24 Things A Mannheim Steamroller Christmas Album Is Like

24 Things A Mannheim Steamroller Christmas Album Is Like

Listening to Mannheim Steamroller at Christmas sounds like Jim McMahon’s shades harbored a secret desire to be a classical conductor.

Everyone has a Christmas song that evokes the opposite of the Christmas spirit for her. For me, it is Mannheim Steamroller’s “Deck the Halls,” which makes me viscerally, physically angry and near inflicting harm on my fellow man, particularly those who had a part in the making of Mannheim Steamroller’s “Deck the Halls.”

It’s like someone said, “Hey, maybe the best way to honor the birth of the Christ child would be to turn some of the best-loved tunes of all time into a barely recognizable ’80s fever dream.” Here are some other things it is like.

It’s like an interminable, festive search for the brown note.

It’s like a beautiful Douglas fir decorated with cassette-tape tinsel.

It’s like if Jim McMahon’s shades harbored a secret desire to be a classical conductor.

It’s like a harpsichord did a few lines and had ill-advised sex with a Moog.

It’s like if Jesus wore a pink IZOD with a popped collar.

It’s like if Santa’s sleigh was only available in black laquer or “DeLorean.”

It’s like the Ghost of Christmas Past is Jules from “St. Elmo’s Fire.”

It’s like the shoulder-padded blazer of Christmas music.

It’s like if Patrick Bateman produced a Christmas album.

It’s like Bing Crosby decided to collaborate with the neighbors in “Christmas Vacation.”

It’s like someone wanted to create a Christmas album with all the joie de vivre of a Bret Easton Ellis novel.

It’s like someone wanted to create a Christmas album with all the joie de vivre of a Bret Easton Ellis movie adaptation.

It’s like Jane Fonda was doing a holiday aerobics extravaganza and needed a backing track.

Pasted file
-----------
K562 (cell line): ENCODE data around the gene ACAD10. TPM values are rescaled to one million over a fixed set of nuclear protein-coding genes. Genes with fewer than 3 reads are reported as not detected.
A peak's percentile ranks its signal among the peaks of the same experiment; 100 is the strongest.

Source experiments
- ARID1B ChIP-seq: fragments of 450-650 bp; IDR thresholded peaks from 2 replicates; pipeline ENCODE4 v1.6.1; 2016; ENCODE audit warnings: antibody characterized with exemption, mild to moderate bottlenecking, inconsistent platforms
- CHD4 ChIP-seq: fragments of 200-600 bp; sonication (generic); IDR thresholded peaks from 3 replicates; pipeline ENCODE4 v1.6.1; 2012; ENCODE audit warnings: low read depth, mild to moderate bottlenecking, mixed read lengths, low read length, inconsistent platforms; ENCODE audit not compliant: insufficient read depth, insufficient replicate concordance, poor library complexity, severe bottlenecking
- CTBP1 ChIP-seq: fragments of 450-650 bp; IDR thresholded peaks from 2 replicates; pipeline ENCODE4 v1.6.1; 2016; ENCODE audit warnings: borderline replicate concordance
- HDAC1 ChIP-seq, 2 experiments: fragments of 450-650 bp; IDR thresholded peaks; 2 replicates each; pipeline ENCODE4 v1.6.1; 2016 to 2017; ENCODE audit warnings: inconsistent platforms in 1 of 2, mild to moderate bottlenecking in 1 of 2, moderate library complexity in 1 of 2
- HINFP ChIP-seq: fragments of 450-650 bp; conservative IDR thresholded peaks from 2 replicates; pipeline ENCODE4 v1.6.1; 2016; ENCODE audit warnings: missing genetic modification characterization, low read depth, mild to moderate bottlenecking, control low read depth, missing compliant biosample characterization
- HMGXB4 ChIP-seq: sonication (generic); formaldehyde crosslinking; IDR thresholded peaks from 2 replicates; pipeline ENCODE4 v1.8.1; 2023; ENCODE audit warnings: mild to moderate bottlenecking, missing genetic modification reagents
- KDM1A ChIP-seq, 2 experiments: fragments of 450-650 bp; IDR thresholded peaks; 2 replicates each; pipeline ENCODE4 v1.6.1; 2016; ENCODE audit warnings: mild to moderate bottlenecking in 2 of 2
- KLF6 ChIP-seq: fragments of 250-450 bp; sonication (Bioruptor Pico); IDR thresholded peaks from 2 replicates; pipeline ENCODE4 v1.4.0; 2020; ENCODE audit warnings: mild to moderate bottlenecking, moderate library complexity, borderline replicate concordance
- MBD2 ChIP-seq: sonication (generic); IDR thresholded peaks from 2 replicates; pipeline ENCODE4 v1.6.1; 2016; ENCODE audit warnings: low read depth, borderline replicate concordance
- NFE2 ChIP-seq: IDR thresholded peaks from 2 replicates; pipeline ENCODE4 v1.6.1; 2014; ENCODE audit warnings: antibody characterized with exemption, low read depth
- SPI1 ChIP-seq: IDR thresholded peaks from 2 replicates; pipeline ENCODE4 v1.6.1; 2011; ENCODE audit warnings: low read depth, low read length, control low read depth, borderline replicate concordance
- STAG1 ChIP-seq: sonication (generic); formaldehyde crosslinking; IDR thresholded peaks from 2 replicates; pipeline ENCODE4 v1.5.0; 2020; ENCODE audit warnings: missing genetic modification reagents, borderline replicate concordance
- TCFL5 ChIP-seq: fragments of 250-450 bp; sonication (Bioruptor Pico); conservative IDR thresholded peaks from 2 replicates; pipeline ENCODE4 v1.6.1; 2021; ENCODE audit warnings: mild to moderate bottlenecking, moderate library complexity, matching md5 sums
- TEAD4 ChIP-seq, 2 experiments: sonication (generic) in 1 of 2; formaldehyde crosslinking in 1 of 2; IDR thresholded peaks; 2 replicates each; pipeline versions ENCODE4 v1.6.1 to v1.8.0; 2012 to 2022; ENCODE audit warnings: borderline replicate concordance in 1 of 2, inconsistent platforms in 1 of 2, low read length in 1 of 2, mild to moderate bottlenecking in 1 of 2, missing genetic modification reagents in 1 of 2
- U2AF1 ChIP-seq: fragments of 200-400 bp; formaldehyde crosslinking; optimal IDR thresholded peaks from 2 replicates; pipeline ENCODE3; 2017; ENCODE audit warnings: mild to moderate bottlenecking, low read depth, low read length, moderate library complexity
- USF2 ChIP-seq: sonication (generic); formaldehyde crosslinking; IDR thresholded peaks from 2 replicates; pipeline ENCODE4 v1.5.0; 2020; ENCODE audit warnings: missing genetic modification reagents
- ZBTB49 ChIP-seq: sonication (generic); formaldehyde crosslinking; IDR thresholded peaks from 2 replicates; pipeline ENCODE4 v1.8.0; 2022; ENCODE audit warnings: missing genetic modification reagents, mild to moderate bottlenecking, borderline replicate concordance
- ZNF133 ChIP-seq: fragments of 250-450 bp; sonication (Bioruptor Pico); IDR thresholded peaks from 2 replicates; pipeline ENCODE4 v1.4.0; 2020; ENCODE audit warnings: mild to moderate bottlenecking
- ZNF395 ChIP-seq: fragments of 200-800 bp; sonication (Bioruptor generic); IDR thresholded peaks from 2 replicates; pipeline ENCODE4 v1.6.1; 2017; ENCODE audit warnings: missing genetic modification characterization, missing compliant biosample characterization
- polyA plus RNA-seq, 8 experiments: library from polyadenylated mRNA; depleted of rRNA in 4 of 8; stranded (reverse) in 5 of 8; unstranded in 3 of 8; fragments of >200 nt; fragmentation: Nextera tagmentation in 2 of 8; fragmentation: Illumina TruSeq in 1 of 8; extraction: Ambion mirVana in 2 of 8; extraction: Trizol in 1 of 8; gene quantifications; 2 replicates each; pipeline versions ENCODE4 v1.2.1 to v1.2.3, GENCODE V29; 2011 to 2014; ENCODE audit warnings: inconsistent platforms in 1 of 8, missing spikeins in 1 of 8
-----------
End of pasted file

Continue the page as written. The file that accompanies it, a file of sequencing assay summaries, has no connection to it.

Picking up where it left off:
It’s like if the two dudes from “Weird Science” performed their experiment with Christmas wreaths on their heads.

It’s like someone saw the “Star Wars Holiday Special” and needed to top it for ‘80s festive fail. But unfortunately, it has not yet been lost to time and left us with the mere myth and urban legend of its awfulness.

It’s like if the Super Bowl Shuffle were inspired by the birth of our Lord and Savior.

It’s like if Handel wrote his “Messiah” for a cheap Casio keyboard instead of an orchestra.

It’s the Axel F of Christmas music.

It’s like if you mixed the theme from “Spaceballs” with Amy Grant’s Christmas album and then overlaid a really loud track of a garbage disposal.

It’s like Guy Fieri decided to get “all classical and stuff.”

It’s like if Giorgio Moroder orchestrated the soundtrack to the secret hidden Christmas level of an Atari game.

It’s like if a Doritos Locos Taco took some ecstasy and decided to get nasty with the synth track from Van Halen’s “Jump.”

It’s like a “Miami Vice” boat chase during their Very Special Christmas episode.

It’s like Yes replaced David Bowie in that Bing Crosby Christmas special.

It’s like the team behind “Convoy” created something that ripped off classical and New Age themes at the same time. Actually, that one is just a factual description.

(Ben Domenech, Sean Davis, John Davidson, Mark Hemingway, Tom Nichols, Scott Lincicome, and Rich Cromwell contributed to the “reporting” of this piece.)

Mary Katharine Ham is a senior writer at The Federalist.
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